In June of this year, the EPA returned to the community with a proposal to consolidate and “cap” the offending tailings piles in order to prevent snowmelt and rain from flowing through the waste rock and becoming acid mine drainage.

In a compromise with Leadville residents who want to preserve the piles, Officials have said they are willing to cap the piles in place, then work to make them look dirty and authentic — a sort of outdoor museum of mining waste.

“Can we make it look like mine waste?” wondered Doug Jamison, project manager with the Colorado Department of Health and the Environment, which works in tandem with the EPA at the Superfund site. Driving through the tailings piles in the mining district, Jamison and his EPA counterparts explained that they plan to cap a test pile in Little Stray Horse Gulch this fall with several different materials, so residents and preservationists can view the options. Potential cover materials include “clean” mine waste and even Shotcrete — a weak concrete that can be sprayed and then carved and colored to look like an authentic tailings pile, Jamison explained.

“It won’t be cheap, but I don’t know if it will be any more expensive than other options.”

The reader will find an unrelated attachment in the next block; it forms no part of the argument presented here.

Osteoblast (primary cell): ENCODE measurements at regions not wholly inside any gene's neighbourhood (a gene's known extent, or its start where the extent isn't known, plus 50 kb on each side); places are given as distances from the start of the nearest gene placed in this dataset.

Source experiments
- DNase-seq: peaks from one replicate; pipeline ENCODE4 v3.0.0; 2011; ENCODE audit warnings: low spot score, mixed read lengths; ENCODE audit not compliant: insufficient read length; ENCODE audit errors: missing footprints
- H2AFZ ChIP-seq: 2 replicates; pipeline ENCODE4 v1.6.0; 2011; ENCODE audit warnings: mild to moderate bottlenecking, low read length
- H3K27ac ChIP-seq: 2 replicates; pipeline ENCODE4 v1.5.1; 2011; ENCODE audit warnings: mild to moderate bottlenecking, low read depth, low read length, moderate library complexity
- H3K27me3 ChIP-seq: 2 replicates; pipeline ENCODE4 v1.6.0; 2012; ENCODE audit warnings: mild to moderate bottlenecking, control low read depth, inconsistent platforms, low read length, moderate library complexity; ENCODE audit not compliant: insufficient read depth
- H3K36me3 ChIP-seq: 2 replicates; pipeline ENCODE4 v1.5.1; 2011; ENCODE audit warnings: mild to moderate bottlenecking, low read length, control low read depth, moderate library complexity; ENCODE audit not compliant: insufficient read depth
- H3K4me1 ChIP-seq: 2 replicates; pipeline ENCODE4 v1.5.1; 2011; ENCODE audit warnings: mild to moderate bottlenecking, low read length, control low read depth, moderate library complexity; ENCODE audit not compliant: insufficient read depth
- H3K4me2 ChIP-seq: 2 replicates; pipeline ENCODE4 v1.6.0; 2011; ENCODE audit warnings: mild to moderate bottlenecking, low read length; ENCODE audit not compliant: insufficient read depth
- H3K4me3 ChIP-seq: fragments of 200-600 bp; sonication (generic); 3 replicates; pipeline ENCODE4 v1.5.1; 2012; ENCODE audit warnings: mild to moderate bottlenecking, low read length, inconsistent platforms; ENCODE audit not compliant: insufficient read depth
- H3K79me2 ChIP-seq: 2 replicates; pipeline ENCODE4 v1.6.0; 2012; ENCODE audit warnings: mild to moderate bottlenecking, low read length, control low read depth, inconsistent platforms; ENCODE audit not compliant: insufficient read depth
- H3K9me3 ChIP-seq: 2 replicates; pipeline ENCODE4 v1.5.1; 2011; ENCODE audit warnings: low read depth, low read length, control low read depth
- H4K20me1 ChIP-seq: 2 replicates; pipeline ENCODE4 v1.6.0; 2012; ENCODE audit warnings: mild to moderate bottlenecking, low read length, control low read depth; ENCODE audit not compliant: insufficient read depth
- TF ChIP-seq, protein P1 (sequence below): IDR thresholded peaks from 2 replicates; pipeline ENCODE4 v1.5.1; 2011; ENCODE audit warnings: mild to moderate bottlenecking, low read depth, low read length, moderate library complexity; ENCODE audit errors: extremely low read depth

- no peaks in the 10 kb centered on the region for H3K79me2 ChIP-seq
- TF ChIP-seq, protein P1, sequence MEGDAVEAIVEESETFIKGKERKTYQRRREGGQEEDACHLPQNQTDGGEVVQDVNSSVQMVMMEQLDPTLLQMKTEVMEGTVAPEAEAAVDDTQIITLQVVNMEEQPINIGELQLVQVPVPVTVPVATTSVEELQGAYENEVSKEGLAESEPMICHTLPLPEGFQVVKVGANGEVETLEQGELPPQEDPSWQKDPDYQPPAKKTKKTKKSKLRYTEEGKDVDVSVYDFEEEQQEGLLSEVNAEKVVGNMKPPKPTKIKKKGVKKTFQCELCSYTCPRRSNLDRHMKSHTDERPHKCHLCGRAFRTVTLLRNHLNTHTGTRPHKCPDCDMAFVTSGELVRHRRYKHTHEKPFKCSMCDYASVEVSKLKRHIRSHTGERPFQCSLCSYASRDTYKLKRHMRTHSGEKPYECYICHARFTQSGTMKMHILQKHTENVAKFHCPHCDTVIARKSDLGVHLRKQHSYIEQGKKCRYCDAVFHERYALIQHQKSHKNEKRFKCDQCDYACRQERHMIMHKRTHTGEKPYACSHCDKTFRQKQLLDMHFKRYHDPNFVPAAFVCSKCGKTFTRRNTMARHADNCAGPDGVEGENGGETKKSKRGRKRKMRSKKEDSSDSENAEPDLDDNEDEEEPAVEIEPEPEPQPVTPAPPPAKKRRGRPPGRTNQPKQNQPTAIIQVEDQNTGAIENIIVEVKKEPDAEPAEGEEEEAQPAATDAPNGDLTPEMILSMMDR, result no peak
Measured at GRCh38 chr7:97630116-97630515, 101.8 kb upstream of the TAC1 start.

Temporary calm

So far, there has been no strong reaction from the State Historic Preservation Office (SHPO) and Colorado Preservation, Inc., both of whom played a role in stopping the 1997 capping. In 1998, citing the EPA’s proposed remedies, Colorado Preservation, Inc., listed the Leadville Mining District as one of Colorado’s ten most endangered historic sites.

”The Leadville Mining District is a national treasure, and we are concerned that the EPA’s new plans may negatively impact the remaining historic fabric – in particular the waste rock piles,” wrote Jonas Landes, coordinator of the endangered places program for CPI, in an email. But he added that the agency was pleased by the EPA’s willingness to involve both Leadville citizens and the preservation community in designing the new remedy.

“It’s premature,” explained Dan Corson, intergovernmental services director for SHPO. “We need to get a better handle on the nature of the problem and what the alternatives may be before we would be able to offer our comments.”